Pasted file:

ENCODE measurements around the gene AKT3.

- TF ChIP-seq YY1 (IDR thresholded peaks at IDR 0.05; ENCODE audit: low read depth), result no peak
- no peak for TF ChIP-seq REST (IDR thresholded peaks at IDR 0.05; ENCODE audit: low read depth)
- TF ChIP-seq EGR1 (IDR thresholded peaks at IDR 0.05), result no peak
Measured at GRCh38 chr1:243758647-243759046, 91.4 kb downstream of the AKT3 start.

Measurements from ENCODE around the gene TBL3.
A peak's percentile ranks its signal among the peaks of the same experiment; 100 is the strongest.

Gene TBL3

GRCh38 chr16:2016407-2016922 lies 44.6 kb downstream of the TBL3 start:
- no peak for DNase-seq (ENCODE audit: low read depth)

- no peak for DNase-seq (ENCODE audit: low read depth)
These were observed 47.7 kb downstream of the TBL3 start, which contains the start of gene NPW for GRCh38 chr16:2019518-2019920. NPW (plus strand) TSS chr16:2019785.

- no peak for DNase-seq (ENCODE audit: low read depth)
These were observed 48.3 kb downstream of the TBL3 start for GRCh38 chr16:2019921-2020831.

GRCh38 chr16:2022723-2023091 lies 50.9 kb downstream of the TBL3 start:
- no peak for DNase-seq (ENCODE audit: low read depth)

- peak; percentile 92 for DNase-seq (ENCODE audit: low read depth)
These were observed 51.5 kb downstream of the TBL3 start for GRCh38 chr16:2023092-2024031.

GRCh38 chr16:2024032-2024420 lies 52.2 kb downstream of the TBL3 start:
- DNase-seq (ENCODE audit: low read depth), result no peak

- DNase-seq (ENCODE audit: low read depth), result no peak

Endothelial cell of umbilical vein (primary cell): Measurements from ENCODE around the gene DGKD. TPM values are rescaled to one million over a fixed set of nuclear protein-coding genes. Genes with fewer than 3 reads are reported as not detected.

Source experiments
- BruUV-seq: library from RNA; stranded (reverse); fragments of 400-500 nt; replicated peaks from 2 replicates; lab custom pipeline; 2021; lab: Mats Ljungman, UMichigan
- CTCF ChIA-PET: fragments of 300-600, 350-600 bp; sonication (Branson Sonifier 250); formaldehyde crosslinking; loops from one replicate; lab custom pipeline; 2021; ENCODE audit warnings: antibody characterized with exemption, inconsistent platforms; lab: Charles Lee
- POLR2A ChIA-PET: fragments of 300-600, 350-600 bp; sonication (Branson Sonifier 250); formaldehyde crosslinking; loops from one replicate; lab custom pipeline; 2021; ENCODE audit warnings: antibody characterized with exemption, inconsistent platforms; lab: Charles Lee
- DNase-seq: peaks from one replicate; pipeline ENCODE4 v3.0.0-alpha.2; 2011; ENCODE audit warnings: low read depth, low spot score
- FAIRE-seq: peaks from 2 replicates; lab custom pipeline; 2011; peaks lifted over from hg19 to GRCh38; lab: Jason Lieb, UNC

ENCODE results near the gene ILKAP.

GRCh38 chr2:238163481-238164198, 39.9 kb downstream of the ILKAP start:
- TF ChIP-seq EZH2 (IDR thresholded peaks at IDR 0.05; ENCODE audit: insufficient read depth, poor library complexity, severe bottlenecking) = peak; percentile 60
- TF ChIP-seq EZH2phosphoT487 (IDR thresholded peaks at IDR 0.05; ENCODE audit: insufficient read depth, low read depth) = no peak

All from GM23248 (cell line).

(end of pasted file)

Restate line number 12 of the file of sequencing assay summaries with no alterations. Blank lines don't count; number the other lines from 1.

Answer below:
These were observed 47.7 kb downstream of the TBL3 start, which contains the start of gene NPW for GRCh38 chr16:2019518-2019920. NPW (plus strand) TSS chr16:2019785.